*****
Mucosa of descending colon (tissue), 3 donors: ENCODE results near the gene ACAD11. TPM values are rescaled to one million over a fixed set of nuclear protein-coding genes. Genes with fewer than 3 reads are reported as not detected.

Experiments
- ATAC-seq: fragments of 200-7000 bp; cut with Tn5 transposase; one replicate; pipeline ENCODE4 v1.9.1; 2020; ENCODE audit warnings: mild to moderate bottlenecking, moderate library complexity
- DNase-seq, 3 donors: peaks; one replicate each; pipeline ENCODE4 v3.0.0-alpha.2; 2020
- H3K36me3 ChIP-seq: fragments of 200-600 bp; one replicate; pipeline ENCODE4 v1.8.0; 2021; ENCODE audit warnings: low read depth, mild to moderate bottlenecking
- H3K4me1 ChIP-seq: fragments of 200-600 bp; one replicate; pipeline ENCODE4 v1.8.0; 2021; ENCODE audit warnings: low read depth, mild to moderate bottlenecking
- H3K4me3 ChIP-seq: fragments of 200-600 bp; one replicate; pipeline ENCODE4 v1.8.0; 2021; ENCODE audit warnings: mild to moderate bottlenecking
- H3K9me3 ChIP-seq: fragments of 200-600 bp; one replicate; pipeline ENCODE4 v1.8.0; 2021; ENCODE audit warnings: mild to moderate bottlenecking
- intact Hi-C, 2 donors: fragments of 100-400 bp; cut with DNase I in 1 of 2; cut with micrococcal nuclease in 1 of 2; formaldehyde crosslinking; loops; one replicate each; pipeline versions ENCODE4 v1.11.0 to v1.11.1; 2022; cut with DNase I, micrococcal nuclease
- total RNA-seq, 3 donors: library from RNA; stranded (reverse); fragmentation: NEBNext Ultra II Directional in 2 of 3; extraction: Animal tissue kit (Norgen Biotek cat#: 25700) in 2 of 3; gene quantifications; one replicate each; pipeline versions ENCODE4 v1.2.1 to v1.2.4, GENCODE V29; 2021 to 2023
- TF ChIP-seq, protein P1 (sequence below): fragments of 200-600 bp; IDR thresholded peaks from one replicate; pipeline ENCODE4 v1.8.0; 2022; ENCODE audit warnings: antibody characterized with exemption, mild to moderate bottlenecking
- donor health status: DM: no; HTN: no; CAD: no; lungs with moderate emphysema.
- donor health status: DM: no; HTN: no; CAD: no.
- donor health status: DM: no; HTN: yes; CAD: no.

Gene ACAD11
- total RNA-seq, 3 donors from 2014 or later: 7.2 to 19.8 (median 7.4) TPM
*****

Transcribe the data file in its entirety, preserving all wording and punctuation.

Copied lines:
Mucosa of descending colon (tissue), 3 donors: ENCODE results near the gene ACAD11. TPM values are rescaled to one million over a fixed set of nuclear protein-coding genes. Genes with fewer than 3 reads are reported as not detected.

Experiments
- ATAC-seq: fragments of 200-7000 bp; cut with Tn5 transposase; one replicate; pipeline ENCODE4 v1.9.1; 2020; ENCODE audit warnings: mild to moderate bottlenecking, moderate library complexity
- DNase-seq, 3 donors: peaks; one replicate each; pipeline ENCODE4 v3.0.0-alpha.2; 2020
- H3K36me3 ChIP-seq: fragments of 200-600 bp; one replicate; pipeline ENCODE4 v1.8.0; 2021; ENCODE audit warnings: low read depth, mild to moderate bottlenecking
- H3K4me1 ChIP-seq: fragments of 200-600 bp; one replicate; pipeline ENCODE4 v1.8.0; 2021; ENCODE audit warnings: low read depth, mild to moderate bottlenecking
- H3K4me3 ChIP-seq: fragments of 200-600 bp; one replicate; pipeline ENCODE4 v1.8.0; 2021; ENCODE audit warnings: mild to moderate bottlenecking
- H3K9me3 ChIP-seq: fragments of 200-600 bp; one replicate; pipeline ENCODE4 v1.8.0; 2021; ENCODE audit warnings: mild to moderate bottlenecking
- intact Hi-C, 2 donors: fragments of 100-400 bp; cut with DNase I in 1 of 2; cut with micrococcal nuclease in 1 of 2; formaldehyde crosslinking; loops; one replicate each; pipeline versions ENCODE4 v1.11.0 to v1.11.1; 2022; cut with DNase I, micrococcal nuclease
- total RNA-seq, 3 donors: library from RNA; stranded (reverse); fragmentation: NEBNext Ultra II Directional in 2 of 3; extraction: Animal tissue kit (Norgen Biotek cat#: 25700) in 2 of 3; gene quantifications; one replicate each; pipeline versions ENCODE4 v1.2.1 to v1.2.4, GENCODE V29; 2021 to 2023
- TF ChIP-seq, protein P1 (sequence below): fragments of 200-600 bp; IDR thresholded peaks from one replicate; pipeline ENCODE4 v1.8.0; 2022; ENCODE audit warnings: antibody characterized with exemption, mild to moderate bottlenecking
- donor health status: DM: no; HTN: no; CAD: no; lungs with moderate emphysema.
- donor health status: DM: no; HTN: no; CAD: no.
- donor health status: DM: no; HTN: yes; CAD: no.

Gene ACAD11
- total RNA-seq, 3 donors from 2014 or later: 7.2 to 19.8 (median 7.4) TPM